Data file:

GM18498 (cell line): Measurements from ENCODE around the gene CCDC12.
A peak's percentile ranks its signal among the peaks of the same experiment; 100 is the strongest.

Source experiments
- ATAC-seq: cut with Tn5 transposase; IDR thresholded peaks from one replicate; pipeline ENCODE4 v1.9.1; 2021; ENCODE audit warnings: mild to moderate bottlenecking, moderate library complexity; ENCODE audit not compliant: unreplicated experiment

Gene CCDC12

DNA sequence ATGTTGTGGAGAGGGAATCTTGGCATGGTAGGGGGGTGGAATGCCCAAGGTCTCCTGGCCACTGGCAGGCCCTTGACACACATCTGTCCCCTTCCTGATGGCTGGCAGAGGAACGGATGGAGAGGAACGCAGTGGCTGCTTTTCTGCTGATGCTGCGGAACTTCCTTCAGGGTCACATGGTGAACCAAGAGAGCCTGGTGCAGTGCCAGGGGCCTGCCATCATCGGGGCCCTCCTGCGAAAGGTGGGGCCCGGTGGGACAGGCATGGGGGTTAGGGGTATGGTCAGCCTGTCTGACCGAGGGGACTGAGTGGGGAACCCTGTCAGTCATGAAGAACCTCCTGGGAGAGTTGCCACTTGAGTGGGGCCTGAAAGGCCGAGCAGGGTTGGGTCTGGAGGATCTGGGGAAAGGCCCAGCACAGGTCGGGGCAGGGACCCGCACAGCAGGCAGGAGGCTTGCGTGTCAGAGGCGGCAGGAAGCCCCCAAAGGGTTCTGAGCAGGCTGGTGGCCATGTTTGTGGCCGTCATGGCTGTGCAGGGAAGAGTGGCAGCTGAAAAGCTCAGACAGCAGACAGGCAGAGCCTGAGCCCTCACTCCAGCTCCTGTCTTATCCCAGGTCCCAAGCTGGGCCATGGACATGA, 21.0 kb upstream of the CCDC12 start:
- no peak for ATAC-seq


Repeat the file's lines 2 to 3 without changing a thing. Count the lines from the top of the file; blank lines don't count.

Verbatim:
A peak's percentile ranks its signal among the peaks of the same experiment; 100 is the strongest.

Source experiments